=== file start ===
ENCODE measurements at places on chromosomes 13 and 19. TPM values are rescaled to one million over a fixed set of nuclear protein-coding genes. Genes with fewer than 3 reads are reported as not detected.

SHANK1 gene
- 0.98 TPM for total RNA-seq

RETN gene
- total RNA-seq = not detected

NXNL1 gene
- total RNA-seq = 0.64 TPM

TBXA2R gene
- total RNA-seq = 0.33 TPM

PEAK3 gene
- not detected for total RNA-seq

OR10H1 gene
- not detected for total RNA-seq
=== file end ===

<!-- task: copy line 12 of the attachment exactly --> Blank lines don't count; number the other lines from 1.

OR10H1 gene